The four pillars have been implemented in communities around the world, and the rollout of the strategy has differed widely. In Switzerland, for example, a sincere commitment to truly supporting all four pillars has led to dramatic improvements in drug harms. In most Canadian contexts, the four pillars have not been given anything close to equal support – or equal funding. But unless prevention, harm reduction and treatment are emphasized, the reality is grim: drug poisoning deaths keep adding up.

Missy puts it with a hard-won bluntness that comes from love, experience, and desperation: “Dead people don’t recover. Dead people don’t access treatment. The most important piece has to be about keeping people alive today to access things down the road if they want it.”

On both the systemic level – represented by political will – and the personal level, stigma, moral judgment plus a sense of being left behind get in the way of real progress.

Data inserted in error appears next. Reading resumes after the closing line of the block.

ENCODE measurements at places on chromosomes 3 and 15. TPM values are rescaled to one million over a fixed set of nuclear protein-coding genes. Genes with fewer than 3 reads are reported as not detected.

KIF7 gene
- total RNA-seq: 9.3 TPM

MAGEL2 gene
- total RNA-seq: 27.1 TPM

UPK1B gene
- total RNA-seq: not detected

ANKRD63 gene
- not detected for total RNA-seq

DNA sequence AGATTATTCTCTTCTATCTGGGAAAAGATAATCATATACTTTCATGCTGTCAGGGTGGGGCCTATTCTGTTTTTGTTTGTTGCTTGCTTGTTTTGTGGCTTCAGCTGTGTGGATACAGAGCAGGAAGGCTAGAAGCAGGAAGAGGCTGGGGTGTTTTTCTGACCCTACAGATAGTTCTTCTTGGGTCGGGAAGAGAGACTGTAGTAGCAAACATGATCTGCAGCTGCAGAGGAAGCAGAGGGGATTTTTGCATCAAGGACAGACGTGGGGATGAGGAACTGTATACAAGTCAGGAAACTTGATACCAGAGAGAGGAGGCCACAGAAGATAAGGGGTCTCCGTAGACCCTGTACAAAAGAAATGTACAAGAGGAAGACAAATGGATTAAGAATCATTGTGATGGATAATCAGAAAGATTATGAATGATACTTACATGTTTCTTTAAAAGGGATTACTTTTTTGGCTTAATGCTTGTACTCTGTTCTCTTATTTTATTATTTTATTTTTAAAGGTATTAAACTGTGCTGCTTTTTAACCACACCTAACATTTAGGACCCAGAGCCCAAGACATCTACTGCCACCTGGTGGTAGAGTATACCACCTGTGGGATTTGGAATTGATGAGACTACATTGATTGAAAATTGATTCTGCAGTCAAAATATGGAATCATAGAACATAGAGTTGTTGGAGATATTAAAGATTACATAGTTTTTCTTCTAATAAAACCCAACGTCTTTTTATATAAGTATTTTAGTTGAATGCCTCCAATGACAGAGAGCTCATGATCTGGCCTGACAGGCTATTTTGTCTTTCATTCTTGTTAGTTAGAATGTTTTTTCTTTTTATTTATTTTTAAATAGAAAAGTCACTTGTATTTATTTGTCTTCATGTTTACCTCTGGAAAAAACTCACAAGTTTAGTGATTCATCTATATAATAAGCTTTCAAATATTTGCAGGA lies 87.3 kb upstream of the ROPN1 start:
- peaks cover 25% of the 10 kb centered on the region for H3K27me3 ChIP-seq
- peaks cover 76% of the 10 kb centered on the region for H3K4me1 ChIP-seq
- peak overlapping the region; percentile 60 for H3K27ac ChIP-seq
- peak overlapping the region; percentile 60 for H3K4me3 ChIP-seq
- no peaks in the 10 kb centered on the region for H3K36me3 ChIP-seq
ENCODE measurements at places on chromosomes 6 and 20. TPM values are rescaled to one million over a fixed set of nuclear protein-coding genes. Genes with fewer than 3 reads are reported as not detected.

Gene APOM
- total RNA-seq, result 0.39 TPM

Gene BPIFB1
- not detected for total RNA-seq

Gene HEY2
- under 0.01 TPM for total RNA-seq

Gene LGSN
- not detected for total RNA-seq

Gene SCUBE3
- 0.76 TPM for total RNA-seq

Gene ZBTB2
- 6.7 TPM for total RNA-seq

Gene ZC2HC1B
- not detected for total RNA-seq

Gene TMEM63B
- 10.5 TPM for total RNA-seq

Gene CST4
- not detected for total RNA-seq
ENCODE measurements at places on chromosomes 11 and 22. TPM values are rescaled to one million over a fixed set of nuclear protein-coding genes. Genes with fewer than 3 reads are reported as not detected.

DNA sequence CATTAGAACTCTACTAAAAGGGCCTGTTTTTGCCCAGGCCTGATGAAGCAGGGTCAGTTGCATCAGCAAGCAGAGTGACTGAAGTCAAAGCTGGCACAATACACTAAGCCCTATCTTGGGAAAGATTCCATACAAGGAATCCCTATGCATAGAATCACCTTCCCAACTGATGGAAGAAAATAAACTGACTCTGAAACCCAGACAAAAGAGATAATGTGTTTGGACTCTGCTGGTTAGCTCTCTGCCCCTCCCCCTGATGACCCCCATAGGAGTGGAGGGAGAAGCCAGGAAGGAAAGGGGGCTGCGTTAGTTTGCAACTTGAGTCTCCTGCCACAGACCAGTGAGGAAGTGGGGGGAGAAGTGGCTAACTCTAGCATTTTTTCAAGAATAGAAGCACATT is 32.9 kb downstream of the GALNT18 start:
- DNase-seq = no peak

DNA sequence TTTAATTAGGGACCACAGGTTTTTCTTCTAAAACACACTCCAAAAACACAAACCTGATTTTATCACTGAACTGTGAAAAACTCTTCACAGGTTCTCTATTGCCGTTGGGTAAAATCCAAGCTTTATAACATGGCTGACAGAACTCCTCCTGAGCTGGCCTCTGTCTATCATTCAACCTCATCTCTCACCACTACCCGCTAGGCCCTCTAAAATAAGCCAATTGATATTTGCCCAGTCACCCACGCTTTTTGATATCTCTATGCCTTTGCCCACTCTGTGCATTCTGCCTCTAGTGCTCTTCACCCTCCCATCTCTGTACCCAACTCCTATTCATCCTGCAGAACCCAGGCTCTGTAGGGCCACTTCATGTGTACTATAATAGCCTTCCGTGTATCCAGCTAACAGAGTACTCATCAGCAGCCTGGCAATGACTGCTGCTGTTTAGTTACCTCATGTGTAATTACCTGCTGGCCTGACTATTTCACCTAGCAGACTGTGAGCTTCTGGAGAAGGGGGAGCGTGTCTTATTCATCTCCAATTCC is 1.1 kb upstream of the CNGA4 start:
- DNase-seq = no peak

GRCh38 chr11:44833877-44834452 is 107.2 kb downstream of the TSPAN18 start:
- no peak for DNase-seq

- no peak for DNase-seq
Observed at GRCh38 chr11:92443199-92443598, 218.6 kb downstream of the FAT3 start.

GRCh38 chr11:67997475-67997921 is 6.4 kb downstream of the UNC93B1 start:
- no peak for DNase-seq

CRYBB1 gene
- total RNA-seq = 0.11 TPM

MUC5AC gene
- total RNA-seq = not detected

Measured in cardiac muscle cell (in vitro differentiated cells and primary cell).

“In terms of having some hope, and having some strength to get through, feeling like you matter is probably number one,” Joyce Lichtenberg says. “Stop making people feel like they don’t matter or they’re invisible.”

Dr. Oglaza says it’s important for citizens to know that the beliefs they hold and the actions they take have an impact in their community. He notes that people who use drugs may feel the community around them is looking at them differently and suggests approaching those individuals with compassion and solutions instead of judgment. “Playing the small part each of us may play in this could have a big impact.”

This is not a story about death; it’s a story about life. It’s about all the many untold details of the lives that would otherwise have been lived, if not cut short unnecessarily by a toxic drug supply. It’s about people who have endured physical pain, unimaginable loss, and horrific experience, and coped, surviving to the best of their abilities. And it’s not a story about distant strangers; it’s a story about family members, friends and neighbours. It’s about powerful love, and people who check in on each other.

Like the pandemic, the drug poisoning crisis isn’t just an individual problem, or simply a medical problem. And like the pandemic, the solutions involve all of us: in our neighbourhoods, our homes and ourselves.

Story by:
Meghan Sheffield

[Winter 2021/2022 features]